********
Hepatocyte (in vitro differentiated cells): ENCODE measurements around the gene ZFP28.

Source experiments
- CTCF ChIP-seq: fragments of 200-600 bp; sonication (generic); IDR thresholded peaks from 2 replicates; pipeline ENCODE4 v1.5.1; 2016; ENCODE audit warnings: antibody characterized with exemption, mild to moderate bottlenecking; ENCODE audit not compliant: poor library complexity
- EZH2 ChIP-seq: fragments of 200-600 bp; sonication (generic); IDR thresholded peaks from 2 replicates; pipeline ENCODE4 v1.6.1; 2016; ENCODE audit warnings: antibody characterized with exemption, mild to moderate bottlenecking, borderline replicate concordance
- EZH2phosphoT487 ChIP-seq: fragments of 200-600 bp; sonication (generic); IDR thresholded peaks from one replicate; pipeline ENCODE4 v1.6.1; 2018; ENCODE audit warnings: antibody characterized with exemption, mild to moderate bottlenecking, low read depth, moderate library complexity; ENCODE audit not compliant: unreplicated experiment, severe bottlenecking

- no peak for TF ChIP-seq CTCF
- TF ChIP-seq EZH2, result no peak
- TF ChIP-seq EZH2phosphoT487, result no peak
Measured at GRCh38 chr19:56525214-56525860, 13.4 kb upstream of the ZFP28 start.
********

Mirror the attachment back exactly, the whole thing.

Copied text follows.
Hepatocyte (in vitro differentiated cells): ENCODE measurements around the gene ZFP28.

Source experiments
- CTCF ChIP-seq: fragments of 200-600 bp; sonication (generic); IDR thresholded peaks from 2 replicates; pipeline ENCODE4 v1.5.1; 2016; ENCODE audit warnings: antibody characterized with exemption, mild to moderate bottlenecking; ENCODE audit not compliant: poor library complexity
- EZH2 ChIP-seq: fragments of 200-600 bp; sonication (generic); IDR thresholded peaks from 2 replicates; pipeline ENCODE4 v1.6.1; 2016; ENCODE audit warnings: antibody characterized with exemption, mild to moderate bottlenecking, borderline replicate concordance
- EZH2phosphoT487 ChIP-seq: fragments of 200-600 bp; sonication (generic); IDR thresholded peaks from one replicate; pipeline ENCODE4 v1.6.1; 2018; ENCODE audit warnings: antibody characterized with exemption, mild to moderate bottlenecking, low read depth, moderate library complexity; ENCODE audit not compliant: unreplicated experiment, severe bottlenecking

- no peak for TF ChIP-seq CTCF
- TF ChIP-seq EZH2, result no peak
- TF ChIP-seq EZH2phosphoT487, result no peak
Measured at GRCh38 chr19:56525214-56525860, 13.4 kb upstream of the ZFP28 start.